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Exploring Indonesia's Information and Electronic Transaction Law 2024: Key Changes in the Second Amendment

Author: Mutiara Ananda Pratiwi, Mon, Feb 5th 2024, 11:09

Introduction

The Second Amendment to the Information and Electronic Transactions Law, enacted as Law Number 1 of 2024 ("Law 1/2024"), has significantly altered Indonesia's legal framework concerning Information and Electronic Transactions (“IET”). The amendment aims to uphold and safeguard the rights and freedoms of the people. IET Law 1/2024 modifies several clauses from Law Number 11 of 2008 and Law Number 19 of 2016, about electronic certification service providers, layers of child protection, dissemination of false information, personal threats, and defamation.

Electronic Certification Service Provider

Law 1/2024 imposes restrictions on electronic certification service providers to be only operated by Indonesian entities.[1] The electronic certification service provider provides arrays of services including electronic signatures, electronic seals, electronic timestamps, recorded electronic delivery, website authentication, and digital identity.[2]

Layers of Child Protection

Law 1/2024 includes additional rules regarding child protection in accessing electronic systems. Electronic system providers are required to implement technological and operational measures that could provide layers of protection for children, including providing minimum age limit information, verifying child users, and procuring reporting mechanisms in the event of misuse of products and services infringing upon children’s rights.[3] Violations of the above provisions of the electronic system provider are subject to sanctions.[4]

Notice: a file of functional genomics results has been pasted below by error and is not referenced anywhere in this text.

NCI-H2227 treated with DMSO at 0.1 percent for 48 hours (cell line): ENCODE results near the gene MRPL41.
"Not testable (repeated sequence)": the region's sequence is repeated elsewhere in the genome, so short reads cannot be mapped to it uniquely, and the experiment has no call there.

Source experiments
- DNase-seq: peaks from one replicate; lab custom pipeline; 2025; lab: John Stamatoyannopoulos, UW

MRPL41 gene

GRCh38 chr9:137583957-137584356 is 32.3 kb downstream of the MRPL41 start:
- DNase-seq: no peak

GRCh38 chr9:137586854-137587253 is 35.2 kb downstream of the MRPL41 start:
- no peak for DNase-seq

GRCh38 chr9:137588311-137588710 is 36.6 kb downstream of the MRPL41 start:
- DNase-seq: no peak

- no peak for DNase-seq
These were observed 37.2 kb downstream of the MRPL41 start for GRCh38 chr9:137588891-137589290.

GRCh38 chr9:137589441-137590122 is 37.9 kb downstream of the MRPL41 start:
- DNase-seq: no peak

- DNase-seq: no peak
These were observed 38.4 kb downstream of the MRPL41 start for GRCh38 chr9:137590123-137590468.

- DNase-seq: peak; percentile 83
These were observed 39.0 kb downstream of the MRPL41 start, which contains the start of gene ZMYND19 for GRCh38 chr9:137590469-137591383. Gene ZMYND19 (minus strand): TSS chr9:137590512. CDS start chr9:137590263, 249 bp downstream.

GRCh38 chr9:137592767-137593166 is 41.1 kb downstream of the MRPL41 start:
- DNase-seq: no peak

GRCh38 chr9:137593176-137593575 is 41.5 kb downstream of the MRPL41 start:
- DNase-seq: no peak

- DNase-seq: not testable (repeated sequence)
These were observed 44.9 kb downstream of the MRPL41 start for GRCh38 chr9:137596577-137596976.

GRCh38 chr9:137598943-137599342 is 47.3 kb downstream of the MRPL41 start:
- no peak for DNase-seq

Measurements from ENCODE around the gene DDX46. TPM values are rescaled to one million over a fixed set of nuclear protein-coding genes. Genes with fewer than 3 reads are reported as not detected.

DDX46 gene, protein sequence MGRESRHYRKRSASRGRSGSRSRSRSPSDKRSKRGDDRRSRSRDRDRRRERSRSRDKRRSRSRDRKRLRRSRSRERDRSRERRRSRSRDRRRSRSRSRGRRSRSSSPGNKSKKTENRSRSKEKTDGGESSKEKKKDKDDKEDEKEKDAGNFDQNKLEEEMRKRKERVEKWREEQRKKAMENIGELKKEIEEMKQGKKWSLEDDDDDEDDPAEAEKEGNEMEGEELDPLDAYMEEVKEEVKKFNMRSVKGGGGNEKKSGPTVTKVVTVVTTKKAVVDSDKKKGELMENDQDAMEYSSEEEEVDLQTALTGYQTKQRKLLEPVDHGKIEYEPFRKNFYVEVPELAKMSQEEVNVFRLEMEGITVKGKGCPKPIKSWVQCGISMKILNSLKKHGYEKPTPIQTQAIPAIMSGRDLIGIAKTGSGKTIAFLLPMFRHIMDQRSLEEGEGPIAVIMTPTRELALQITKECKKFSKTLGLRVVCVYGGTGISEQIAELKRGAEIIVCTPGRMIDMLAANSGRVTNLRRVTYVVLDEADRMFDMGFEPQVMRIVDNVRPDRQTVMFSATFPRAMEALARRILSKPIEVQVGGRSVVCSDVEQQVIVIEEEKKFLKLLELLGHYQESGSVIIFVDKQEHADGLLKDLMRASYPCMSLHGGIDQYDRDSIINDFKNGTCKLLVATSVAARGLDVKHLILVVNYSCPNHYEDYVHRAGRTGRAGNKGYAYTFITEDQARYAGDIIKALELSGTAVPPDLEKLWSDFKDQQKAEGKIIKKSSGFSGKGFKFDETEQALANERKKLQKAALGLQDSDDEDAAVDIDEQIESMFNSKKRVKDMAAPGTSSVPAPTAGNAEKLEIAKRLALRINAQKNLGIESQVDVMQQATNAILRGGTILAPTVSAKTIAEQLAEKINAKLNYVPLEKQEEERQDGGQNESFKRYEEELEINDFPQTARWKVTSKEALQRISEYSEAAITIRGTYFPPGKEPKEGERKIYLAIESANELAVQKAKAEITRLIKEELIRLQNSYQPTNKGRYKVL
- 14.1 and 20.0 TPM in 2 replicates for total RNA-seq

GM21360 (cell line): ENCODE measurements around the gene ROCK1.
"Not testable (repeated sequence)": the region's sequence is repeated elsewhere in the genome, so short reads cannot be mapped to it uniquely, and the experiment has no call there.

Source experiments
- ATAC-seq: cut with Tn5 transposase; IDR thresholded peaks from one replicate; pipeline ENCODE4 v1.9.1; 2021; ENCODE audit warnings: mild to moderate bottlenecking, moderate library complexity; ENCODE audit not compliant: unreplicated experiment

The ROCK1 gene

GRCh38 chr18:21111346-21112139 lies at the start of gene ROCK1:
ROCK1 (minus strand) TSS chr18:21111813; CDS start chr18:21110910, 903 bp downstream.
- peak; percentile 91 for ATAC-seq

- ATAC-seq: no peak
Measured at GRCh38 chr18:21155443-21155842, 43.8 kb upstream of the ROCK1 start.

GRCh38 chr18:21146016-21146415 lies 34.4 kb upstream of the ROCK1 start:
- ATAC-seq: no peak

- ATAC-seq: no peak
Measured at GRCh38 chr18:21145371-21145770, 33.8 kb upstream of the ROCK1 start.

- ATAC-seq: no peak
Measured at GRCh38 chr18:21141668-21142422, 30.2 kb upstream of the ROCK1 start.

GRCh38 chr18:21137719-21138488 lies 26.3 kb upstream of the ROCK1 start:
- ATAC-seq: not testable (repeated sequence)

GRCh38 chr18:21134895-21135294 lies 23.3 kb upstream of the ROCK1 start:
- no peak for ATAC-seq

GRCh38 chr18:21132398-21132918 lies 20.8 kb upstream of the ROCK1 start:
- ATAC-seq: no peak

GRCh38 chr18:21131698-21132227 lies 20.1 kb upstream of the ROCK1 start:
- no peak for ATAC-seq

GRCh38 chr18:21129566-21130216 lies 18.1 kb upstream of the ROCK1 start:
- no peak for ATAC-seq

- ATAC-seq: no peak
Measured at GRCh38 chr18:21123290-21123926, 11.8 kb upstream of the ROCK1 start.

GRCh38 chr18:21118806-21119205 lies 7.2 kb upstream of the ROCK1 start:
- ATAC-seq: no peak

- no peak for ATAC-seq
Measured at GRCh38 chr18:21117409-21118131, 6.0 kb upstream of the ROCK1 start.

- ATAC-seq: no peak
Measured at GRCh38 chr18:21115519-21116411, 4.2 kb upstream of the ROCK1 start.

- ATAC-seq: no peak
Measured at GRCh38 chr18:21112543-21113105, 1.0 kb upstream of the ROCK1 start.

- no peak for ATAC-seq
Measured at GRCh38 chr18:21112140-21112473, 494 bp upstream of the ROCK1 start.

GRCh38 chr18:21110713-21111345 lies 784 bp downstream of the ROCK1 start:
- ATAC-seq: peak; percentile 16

False Information, Personal Threats and Defamation

Law 1/2024 removes 2 paragraphs in Article 27 regarding insult, extortion, and threatening, while also introducing two new articles, namely Article 27 A and 27 B. Article 27A regulates defamation and Article 27B regulates intimidation and threats.[5] [SM1] There are changes regarding the regulation of false and misleading information that results in consumer harm in electronic transactions and SARA[SM2]  (Ethnicity, Religion, Race, and Intergroup).[6] One important addition is the exceptions of criminal charges of Law 1/2024 if the alleged action serves the public interest, is committed in self-defense, or involves electronic information and documents classified as works of art, culture, sports, health, and/or science.[7]

Role of Government

The government is entitled to instruct the electronic system provider to terminate access to electronic information and/or documents containing hazardous contents such as threats to life, pornography, and gambling.[8] The government is responsible for encouraging the creation of a fair, accountable, safe, and innovative digital ecosystem[KM3].

Conclusion

Law 1/2024 clarifies some crucial articles related to disseminating false information, personal threats, and defamation. This amendment also adds new regulations to be satisfied by electronic certification providers to ensure and safeguard child protection. The government also gets new authority in this amendment.

 

[1] Article 13 (3), Law 1/2024

[2] Article 13A, Law 1/2024

[3] Article 16A, Law 1/2024

[4] Article 16B, Law 1/2024

[5] Articles 27A and 27B, Law 1/2024

[6] Article 28, Law 1/2024

[7] Article 45A, Law 1/2024

[8] Article 40, Law 1/2024

 

This article has been contributed by Mutiara Ananda Pertiwi of Armila Rako, a corporate law firm based in Jakarta. The above article does not, and is not intended to, constitute legal advice; instead, this article is for general informational purposes only. Information contained in this article may not include the most up-to-date legal or other information. Should the readers have any inquiries, they can contact the authors at mutiaraananda12@gmail.com. Any reliance on this article is at the user’s own risk.